Why we cite
The importance of references
There are good reasons to develop the habit of including clear, complete references in your document or bibliography. These are summed up as follows by Walker and Todd in The Columbia Guide to Online Style:1
- Access: Readers can easily find the author's original source documents.2
- Intellectual honesty: Authors receive credit for their ideas and efforts.
- Economy: Readerscan quickly find the information they need.
- Standardization: Punctuation, capitalization, ordering of elements, formatting and other conventions are consistent and understood by both author and reader.
Transparency: The citations are clear and intuitive so that virtually all readers can find, understand and use them.
We can add one more:
- Credibility: Readers can see that the author has done research on the topic and is not presenting just his or her own opinions.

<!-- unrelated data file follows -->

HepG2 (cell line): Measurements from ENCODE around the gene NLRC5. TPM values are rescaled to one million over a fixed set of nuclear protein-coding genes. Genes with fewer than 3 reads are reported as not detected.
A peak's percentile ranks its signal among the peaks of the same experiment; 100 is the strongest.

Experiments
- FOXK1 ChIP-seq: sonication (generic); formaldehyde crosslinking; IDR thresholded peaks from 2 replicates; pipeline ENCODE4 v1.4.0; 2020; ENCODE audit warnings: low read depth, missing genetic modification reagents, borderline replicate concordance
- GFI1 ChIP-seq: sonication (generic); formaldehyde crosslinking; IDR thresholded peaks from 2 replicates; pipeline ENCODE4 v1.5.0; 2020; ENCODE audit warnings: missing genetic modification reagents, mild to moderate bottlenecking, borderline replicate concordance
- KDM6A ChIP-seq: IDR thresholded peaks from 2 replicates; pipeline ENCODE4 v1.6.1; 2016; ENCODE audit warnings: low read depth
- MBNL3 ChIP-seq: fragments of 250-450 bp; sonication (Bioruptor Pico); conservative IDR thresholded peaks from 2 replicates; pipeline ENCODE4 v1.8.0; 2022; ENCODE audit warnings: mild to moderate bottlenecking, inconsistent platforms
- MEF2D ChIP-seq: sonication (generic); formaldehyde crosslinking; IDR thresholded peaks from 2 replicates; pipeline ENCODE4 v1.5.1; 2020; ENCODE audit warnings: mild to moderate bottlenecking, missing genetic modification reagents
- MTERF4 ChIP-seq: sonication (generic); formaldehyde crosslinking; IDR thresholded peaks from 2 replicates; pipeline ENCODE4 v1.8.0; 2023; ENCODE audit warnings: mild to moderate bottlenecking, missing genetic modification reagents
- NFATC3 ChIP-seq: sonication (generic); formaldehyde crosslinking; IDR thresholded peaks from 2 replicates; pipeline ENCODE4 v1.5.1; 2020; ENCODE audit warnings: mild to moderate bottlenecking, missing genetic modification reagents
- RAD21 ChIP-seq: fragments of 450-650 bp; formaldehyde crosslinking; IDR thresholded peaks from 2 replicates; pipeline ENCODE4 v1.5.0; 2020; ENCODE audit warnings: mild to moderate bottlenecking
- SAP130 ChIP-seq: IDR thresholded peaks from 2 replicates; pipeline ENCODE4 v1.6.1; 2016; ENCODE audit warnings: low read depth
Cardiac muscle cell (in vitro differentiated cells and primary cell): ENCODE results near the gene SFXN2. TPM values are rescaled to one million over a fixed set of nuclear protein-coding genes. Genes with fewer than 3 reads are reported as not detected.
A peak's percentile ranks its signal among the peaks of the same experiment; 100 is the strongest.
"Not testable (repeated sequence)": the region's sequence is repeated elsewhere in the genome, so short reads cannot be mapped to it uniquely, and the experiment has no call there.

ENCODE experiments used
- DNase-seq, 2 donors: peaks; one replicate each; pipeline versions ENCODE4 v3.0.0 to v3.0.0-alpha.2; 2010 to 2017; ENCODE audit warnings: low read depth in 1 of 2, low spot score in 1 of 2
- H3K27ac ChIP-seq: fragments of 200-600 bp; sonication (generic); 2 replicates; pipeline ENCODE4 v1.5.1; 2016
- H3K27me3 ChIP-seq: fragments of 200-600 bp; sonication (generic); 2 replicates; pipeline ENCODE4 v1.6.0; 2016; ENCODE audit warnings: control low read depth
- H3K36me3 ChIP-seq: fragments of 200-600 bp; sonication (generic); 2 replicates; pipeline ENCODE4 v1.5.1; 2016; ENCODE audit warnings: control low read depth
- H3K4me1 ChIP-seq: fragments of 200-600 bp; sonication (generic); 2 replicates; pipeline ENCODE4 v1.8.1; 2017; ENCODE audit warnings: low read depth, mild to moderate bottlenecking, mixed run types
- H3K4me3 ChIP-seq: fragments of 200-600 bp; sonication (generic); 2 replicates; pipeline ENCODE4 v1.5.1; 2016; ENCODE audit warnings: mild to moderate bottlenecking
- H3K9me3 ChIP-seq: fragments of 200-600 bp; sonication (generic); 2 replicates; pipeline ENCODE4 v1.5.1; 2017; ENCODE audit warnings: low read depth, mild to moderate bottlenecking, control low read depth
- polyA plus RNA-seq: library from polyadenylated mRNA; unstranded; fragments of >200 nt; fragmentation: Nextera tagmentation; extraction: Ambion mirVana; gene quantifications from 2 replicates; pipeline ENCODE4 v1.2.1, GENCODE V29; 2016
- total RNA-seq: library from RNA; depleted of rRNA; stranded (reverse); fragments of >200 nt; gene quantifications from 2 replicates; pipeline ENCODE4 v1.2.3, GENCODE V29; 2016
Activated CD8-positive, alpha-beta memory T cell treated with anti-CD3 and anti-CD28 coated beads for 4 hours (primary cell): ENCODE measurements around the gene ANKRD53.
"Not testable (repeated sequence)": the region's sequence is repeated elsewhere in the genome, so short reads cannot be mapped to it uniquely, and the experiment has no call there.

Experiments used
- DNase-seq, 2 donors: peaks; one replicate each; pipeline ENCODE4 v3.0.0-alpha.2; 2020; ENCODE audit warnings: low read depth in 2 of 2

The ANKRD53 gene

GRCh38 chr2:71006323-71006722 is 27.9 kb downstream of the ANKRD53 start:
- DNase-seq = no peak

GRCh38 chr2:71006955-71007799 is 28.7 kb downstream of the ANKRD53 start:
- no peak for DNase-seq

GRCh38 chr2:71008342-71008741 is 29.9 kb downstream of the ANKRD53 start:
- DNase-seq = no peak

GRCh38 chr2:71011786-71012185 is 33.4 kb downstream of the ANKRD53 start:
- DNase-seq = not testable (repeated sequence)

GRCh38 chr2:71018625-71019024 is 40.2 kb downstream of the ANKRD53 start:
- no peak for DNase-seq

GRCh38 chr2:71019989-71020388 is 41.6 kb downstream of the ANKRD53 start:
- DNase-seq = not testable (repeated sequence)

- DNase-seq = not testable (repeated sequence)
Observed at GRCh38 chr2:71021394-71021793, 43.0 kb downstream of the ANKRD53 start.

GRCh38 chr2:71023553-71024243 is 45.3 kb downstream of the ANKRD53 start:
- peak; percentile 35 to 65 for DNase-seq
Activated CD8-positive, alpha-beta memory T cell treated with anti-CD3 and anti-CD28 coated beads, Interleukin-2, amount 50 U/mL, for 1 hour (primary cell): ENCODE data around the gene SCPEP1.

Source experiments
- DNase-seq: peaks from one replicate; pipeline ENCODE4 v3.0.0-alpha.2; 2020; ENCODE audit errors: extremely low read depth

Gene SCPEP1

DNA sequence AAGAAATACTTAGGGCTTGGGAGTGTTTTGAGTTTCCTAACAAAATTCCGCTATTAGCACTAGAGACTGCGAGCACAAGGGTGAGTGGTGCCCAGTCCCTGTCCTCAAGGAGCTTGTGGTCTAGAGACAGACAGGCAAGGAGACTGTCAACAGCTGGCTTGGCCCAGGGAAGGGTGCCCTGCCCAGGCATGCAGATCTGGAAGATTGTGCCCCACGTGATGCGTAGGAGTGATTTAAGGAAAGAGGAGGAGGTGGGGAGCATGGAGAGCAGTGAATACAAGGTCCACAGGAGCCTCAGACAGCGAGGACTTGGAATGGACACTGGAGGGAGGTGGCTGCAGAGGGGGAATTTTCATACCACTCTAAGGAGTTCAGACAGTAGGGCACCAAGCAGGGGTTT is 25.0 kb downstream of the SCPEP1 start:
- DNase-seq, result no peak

A general rule is to cite what you see: that is, cite the data table or publication you use, or the dataset you download. Direct the user to the specific version of a table or a data file you have used; it may not necessarily be the most recent version.
- Walker, Janice and Taylor Todd. 1998. "The logic of citation." The Columbia Guide to Online Style. New York, New York. Columbia University Press. p. 9–19.
- When you cite a data source, be aware of differences between editions or versions of the source. The Internet's capacity to store and offer access to multiple versions of the same dataset, table or software, for example, increases the complexity of choosing which version to cite. The version you find and use may be different from those provided by another data service or website.
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